Those dusty boxes in your parents’ attic filled with your childhood stuff might just be treasure chests.
A resurgence of nostalgia in adults bored by lockdowns and social distancing is boosting the market for collectibles such as sports memorabilia. As they reconnect with their childhood hobbies during the pandemic, the price for rare mint condition trading cards has jumped to six- and seven-digit valuations — more in line with a Basquiat artwork than the Kurt Bevacqua card that was inserted into your bicycle spokes to make it sound like a motorcycle.
“We’ve certainly seen a lot of growth and interest over the past several years, but it’s been growing exponentially since the spring,” said Chris Ivy, director of sports auctions at Dallas-based Heritage Auctions. “When the pandemic started we were tightening our belts, but to my surprise our spring catalog auction surpassed our estimates by over 30%, and that was just the tip of the iceberg.”
Heritage’s latest auction features a 1979 Wayne Gretzky O-Pee-Chee rookie card that is expected to fetch more than $1 million as well as a 1916 Babe Ruth card that could top $200,000.
“Prices have surged over the last few months,” Ivy said. “In addition to nostalgia, there are also a lot of economic factors: Money is cheap right now and people are buying hard assets to hedge against future inflation.”
For those looking to invest in the market, Ivy recommends first collecting what you like, and to buy high-quality players.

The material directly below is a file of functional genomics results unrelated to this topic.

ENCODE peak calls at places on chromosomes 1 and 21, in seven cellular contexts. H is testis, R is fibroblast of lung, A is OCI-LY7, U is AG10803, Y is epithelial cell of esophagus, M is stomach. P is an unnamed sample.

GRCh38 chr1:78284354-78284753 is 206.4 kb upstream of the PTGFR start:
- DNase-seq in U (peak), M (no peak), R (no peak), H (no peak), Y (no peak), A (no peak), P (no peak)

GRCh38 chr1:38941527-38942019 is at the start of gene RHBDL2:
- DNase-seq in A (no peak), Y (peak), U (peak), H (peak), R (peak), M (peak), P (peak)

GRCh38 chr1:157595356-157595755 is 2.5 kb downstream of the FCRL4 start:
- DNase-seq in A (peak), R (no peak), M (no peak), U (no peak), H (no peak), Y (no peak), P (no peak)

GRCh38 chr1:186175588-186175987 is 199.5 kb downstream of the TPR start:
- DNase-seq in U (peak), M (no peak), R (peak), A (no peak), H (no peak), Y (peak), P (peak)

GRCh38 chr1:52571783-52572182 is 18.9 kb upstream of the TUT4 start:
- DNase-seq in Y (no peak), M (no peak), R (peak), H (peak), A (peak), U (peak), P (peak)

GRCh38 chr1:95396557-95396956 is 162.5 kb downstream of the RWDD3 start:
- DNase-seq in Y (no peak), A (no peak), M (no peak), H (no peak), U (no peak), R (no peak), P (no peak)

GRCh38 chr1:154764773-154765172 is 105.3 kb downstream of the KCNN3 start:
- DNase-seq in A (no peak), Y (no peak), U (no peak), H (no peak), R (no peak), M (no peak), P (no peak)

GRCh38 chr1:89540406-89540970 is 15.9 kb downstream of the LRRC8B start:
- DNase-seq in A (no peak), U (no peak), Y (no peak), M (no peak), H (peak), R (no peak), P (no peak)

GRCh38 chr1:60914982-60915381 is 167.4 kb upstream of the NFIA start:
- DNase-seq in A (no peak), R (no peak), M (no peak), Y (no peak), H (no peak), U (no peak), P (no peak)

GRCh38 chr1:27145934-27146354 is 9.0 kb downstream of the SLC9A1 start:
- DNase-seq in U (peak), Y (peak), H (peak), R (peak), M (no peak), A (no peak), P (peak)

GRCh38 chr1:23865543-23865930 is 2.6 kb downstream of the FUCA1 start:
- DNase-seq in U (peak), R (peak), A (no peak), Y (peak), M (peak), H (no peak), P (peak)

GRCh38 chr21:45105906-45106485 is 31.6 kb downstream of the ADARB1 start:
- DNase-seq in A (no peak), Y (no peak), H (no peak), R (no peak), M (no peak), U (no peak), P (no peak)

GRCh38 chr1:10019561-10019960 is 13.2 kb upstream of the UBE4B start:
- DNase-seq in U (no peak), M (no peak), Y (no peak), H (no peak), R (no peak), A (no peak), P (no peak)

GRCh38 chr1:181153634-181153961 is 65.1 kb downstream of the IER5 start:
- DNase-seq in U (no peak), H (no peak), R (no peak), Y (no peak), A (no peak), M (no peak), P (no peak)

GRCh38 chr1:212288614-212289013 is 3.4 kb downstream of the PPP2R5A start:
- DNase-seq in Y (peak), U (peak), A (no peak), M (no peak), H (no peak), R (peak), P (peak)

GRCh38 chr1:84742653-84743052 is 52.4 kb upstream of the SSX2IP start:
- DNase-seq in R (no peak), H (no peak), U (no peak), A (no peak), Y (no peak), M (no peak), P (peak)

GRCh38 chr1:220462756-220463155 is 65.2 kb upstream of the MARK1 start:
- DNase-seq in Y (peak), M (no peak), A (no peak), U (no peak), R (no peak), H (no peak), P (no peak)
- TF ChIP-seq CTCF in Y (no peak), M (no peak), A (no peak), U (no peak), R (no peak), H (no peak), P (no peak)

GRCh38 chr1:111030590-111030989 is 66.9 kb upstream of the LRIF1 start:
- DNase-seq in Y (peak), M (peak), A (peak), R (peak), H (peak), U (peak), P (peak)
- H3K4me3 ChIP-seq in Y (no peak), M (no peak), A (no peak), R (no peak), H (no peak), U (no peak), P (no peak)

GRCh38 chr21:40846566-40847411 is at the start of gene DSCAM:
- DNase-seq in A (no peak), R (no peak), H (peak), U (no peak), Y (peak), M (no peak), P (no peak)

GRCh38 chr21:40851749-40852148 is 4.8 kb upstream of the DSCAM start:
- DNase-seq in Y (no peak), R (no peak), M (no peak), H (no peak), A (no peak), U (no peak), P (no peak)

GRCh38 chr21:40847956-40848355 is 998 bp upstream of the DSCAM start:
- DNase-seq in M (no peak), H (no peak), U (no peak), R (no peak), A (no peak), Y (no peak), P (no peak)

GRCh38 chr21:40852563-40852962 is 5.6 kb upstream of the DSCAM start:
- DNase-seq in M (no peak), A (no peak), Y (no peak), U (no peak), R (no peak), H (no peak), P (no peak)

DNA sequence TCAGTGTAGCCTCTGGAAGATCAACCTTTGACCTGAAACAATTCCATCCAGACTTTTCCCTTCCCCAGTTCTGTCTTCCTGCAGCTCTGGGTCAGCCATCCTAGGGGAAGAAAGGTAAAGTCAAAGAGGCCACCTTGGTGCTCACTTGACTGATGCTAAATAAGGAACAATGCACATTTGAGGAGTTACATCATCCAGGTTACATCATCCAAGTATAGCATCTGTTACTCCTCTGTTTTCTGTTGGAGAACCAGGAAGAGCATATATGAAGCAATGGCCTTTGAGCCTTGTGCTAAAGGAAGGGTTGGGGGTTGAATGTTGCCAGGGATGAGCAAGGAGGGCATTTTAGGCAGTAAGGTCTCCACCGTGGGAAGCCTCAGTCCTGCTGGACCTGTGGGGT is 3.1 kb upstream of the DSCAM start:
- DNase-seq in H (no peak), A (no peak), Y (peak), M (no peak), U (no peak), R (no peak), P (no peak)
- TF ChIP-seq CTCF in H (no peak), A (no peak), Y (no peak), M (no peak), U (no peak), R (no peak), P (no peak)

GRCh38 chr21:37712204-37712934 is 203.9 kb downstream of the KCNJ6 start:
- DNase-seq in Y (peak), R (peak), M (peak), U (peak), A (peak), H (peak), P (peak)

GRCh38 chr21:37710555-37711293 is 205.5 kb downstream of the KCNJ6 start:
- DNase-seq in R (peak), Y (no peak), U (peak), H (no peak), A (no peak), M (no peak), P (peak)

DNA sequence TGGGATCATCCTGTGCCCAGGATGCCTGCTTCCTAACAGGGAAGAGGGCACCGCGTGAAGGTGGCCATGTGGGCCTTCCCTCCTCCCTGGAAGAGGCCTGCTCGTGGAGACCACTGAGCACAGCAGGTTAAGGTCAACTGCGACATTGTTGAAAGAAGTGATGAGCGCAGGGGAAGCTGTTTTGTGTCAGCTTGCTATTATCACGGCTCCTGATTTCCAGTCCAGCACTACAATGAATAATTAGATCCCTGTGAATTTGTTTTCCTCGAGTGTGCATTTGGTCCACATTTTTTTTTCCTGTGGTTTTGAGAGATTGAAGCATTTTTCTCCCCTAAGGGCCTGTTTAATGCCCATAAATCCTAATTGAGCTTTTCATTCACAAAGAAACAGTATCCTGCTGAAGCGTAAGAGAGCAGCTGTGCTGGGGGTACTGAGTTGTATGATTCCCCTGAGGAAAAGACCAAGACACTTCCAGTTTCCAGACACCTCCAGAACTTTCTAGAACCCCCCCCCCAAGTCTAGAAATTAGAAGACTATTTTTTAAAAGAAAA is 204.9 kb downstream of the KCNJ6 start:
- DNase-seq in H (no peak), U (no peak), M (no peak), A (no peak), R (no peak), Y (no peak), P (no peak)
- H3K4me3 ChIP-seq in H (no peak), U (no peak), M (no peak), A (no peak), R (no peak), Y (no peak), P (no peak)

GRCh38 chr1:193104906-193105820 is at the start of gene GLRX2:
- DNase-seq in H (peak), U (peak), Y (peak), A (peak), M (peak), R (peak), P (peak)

“You’re always going to do well with the best of the best,” he said. Auction houses like Heritage regularly have sports memorabilia sales and conduct their auctions online. Then there’s always eBay, wheresports card sales increased 92% from March through May, compared with the last three months of 2019, according to Sports Collectors Daily.
Those sky-high prices for the Gretzky and Ruth cards aren’t an aberration.
Earlier this year, Heritage set auction records with a Michael Jordan 1986 Fleer rookie card selling for $420,000. That came with a little help from the publicity brought on by ESPN’s 10-part documentary series “The Last Dance” that told the story of Jordan’s final season with the Chicago Bulls. A 1941 Joe DiMaggio card and a 2004LeBron James card both surpassed the Jordan total, with each selling for more than $700,000.
Card maker Topps even played into the pandemic-fueled mania by releasing a limited edition Anthony Fauci card that captured the nation’s top infectious disease expert throwing out the first pitch at a Washington Nationals game. The 51,512 cards sold out at a price of $9.99 in less than 24 hours before making their way to eBay, where they were listed for immediate sale at prices upward of $150.
The PWCC 500, anindex of the top 500 trading cards, shows this year’s market boom. The index hit an all-time high in May and has continued on an upward trajectory since then. It’s now gained more than 216% since its inception in 2008, about as much as the S&P 500’s total return over the same time period.
While the rapid growth across all markets lately have increased fears of a bubble ready to pop, Ivy believes the sports memorabilia market has staying power as it increasingly becomes seen as a viable alternative asset class.
“No market can go up perpetually, but I think the signs are positive that this is here to stay,” he said.
And for those would-be treasure hunters out there, here’s a little hope: The 1916 Babe Ruth card currently up for auction was found wrapped up in a plastic baggie in a drawer by a woman in Miami.
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